Honk for Jesus Save Your Soul Christian Review | Disappointing Ending

Honk for Jesus. Save Your Soul.

Director: Adamma Ebo

Date Created: 2022-09-02 00:00

Editor's Rating:

Respectful critique of Christianity, specifically the church, is a welcome discourse in my book. The church is not perfect. There have unfortunately been so many really disappointing scandals within Christianity. God is perfect but unfortunately, the people who are supposed to be examples of Christ are often very imperfect. 

This Honk for Jesus Save Your Soul Christian review doesn’t take any offense to the satire of a man-made institution that prides itself in goodness, yet participates in behaviors incongruent with its sermons. 

With that in mind, I was all for the movie Honk for Jesus Save Your Soul. I was excited to see what they did with the megachurch narrative and interested in seeing their honest, insightful, and comedic take on the flawed Christian church.

honk for Jesus save your soul Christian review
Honk for Jesus Save Your Soul follows Pastor Lee Curtis and first lady Trinitie Childs as they document their journey to rebuilding their church after enduring a massive scandal. 

They did touch on some important critiques but at the end of the day, ended up really not saying much anything at all. When the credits rolled, I was annoyed, unsatisfied, and very disappointed.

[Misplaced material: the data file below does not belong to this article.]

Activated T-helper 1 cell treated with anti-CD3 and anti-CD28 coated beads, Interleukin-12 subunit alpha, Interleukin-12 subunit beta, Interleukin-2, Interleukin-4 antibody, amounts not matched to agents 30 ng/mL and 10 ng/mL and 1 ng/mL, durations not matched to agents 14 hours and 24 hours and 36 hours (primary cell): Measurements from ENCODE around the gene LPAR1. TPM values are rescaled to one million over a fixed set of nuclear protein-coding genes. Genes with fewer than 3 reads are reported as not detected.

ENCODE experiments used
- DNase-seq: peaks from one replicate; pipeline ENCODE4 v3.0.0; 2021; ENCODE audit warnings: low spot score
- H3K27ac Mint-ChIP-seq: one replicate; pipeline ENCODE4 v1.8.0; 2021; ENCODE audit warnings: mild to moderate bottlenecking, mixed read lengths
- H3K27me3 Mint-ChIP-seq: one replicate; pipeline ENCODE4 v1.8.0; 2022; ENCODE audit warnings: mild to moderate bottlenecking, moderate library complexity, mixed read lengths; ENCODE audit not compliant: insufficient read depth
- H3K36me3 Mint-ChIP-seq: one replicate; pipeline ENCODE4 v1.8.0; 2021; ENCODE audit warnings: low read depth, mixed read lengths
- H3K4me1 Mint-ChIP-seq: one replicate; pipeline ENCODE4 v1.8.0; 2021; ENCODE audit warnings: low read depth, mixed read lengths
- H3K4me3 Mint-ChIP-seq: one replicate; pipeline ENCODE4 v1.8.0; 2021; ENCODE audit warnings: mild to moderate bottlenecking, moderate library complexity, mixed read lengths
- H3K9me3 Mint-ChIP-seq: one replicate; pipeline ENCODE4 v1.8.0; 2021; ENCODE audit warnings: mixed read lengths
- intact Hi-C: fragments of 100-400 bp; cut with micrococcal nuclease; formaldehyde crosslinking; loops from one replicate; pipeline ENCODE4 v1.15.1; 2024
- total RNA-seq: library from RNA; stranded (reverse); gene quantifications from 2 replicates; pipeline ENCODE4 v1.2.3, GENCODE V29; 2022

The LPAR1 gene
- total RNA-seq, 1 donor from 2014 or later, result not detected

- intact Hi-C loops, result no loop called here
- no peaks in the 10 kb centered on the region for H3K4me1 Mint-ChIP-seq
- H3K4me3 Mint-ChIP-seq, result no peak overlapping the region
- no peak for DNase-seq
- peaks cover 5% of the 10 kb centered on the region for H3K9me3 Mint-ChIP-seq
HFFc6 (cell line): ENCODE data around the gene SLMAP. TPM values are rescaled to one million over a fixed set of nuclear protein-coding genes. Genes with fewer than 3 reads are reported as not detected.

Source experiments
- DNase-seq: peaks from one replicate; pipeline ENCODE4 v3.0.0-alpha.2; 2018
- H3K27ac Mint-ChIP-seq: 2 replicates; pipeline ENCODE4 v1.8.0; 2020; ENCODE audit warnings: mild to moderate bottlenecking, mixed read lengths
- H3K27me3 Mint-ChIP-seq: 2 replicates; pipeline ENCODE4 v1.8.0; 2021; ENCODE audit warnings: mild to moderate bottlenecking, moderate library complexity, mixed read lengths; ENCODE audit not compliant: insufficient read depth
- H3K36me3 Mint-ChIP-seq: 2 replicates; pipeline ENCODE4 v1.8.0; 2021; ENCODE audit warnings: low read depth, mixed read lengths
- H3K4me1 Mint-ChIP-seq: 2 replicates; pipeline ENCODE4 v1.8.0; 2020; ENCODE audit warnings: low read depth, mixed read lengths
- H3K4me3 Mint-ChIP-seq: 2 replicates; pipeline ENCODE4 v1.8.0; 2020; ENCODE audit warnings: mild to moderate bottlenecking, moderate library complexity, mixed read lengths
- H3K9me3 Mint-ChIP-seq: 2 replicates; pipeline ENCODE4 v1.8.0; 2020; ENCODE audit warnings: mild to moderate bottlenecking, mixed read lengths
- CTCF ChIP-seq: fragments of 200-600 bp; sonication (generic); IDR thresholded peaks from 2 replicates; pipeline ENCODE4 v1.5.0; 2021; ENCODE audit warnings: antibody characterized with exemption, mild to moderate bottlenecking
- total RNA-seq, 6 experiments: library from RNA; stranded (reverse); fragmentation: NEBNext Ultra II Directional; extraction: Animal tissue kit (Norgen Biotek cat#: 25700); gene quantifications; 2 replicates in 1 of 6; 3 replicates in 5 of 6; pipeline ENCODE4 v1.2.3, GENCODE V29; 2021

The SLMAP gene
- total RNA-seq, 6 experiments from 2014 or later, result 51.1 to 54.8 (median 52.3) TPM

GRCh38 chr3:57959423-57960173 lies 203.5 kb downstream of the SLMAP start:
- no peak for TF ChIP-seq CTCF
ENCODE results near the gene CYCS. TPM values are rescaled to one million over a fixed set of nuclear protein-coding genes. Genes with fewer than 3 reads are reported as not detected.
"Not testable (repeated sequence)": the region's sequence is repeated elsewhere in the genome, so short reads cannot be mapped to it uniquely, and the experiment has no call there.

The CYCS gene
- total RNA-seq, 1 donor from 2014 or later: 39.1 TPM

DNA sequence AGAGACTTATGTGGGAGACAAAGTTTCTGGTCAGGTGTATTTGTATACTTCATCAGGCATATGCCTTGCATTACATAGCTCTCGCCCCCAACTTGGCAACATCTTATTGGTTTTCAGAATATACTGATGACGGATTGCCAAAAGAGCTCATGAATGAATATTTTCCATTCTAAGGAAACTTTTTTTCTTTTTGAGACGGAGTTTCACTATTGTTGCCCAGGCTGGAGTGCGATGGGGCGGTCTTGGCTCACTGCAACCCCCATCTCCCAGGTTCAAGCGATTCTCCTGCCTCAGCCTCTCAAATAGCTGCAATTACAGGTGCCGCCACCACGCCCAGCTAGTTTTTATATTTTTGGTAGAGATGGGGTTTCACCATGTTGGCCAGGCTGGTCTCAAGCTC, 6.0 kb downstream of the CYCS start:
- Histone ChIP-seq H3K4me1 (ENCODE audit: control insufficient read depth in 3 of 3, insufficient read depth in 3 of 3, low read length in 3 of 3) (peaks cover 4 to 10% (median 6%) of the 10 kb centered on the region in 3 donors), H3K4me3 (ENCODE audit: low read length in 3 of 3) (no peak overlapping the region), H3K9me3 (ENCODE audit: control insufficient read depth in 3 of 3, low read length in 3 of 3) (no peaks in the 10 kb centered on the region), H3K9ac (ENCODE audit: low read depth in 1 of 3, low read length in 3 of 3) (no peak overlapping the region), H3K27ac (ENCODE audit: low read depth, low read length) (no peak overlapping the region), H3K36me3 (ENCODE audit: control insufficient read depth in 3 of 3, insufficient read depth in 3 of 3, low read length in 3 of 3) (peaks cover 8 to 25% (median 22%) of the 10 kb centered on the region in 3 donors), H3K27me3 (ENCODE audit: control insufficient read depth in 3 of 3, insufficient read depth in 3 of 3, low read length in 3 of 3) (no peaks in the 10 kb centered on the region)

So first, I’m going to touch on the three main critiques of the church that this film addressed, then I’m going to dissect the aspects of this film that made this reality-based story come off as contrived. 

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Honk for Jesus Save Your Soul Christian Review

Valid Critiques of the Church

1. The Prosperity Gospel

One prevalent critique of the church was the emphasis on the prosperity gospel. 

The prosperity gospel is the belief that good health and abundant wealth are God’s consistent reward to those who give to the church, attend church religiously, and pray fervently.

“God blesses the ones He loves,” Pastor Lee Curtis preaches, implying that we need to win God’s love somehow, in order to be blessed.

Prosperity gospel sounds a lot like a self-help book with sprinkled-in Bible verses.